Joughin, I., Smith, B. E., Shean, D. E. & Floricioiu, D. Brief communication: further summer speedup of Jakobshavn Isbræ. Cryosphere 8, 209–214 (2014).

    Article  Google Scholar 

  2. 2.

    Bindschadler, R. Surface Topography of the Greenland Ice Sheet from Satellite Radar Altimetry (National Aeronautics and Space Administration, Office of Management, Scientific and Technical Information Division, 1989).

  3. 3.

    Howat, I., Joughin, I. & Scambos, T. Rapid changes in ice discharge from Greenland outlet glaciers. Science 315, 1559–1561 (2007).

    Article  Google Scholar 

  4. 4.

    Joughin, I. et al. Continued evolution of Jakobshavn Isbrae following its rapid speedup. J. Geophys. Res. 113, F04006 (2008).

  5. 5.

    Joughin, I. et al. Seasonal to decadal scale variations in the surface velocity of Jakobshavn Isbrae, Greenland: observation and model-based analysis. J. Geophys. Res. 117, F02030 (2012).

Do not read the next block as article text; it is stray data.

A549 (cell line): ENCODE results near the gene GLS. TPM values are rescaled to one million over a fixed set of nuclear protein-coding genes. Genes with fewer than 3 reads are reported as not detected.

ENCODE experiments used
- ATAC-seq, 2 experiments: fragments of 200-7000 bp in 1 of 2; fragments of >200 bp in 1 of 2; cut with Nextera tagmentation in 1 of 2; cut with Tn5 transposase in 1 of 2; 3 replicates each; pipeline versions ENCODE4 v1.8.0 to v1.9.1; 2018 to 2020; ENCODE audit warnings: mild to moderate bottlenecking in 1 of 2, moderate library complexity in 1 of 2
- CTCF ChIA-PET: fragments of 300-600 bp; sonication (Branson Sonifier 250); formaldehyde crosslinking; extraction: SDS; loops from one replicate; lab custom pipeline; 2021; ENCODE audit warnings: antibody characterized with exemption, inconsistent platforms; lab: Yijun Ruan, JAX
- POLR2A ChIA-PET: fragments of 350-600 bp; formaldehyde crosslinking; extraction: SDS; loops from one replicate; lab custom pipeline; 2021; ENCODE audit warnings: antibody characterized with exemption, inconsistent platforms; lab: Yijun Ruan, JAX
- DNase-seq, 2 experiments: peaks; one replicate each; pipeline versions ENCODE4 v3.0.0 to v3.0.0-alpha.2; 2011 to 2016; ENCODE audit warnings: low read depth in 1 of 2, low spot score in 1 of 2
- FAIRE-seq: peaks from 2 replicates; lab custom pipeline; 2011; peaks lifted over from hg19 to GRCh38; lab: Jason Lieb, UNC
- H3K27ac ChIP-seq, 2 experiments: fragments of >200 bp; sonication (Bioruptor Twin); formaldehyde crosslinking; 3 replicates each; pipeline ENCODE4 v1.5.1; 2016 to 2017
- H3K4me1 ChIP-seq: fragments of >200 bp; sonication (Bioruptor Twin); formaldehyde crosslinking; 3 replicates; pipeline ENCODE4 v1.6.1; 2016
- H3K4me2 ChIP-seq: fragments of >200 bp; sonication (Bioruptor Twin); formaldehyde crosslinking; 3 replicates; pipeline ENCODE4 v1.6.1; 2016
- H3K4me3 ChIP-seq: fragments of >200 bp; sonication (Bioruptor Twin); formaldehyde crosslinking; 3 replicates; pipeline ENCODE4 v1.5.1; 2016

Article  Google Scholar 

  6. 6.

    Moon, T., Joughin, I., Smith, B. & Howat, I. 21st-century evolution of Greenland outlet glacier velocities. Science 336, 576–578 (2012).

    Article  Google Scholar 

  7. 7.

    Enderlin, E. et al. An improved mass budget for the Greenland ice sheet. Geophys. Res. Lett. 41, 866–872 (2014).

    Article  Google Scholar 

  8. 8.

    Holland, D., Thomas, R., de Young, B., Ribergaard, M. & Lyberth, B. Acceleration of Jakobshavn Isbræ triggered by warm subsurface ocean waters. Nat. Geosci. 1, 659–664 (2008).

    Article  Google Scholar 

  9. 9.

    Motyka, R. et al. Submarine melting of the 1985 Jakobshavn Isbrae floating tongue and the triggering of the current retreat. J. Geophys. Res. 116, F01007 (2011).

    Article  Google Scholar 

  10. 10.

    Thomas, R. et al. Investigation of surface melting and dynamic thinning on Jakobshavn Isbræ, Greenland. J. Glaciol. 49, 231–239 (2003).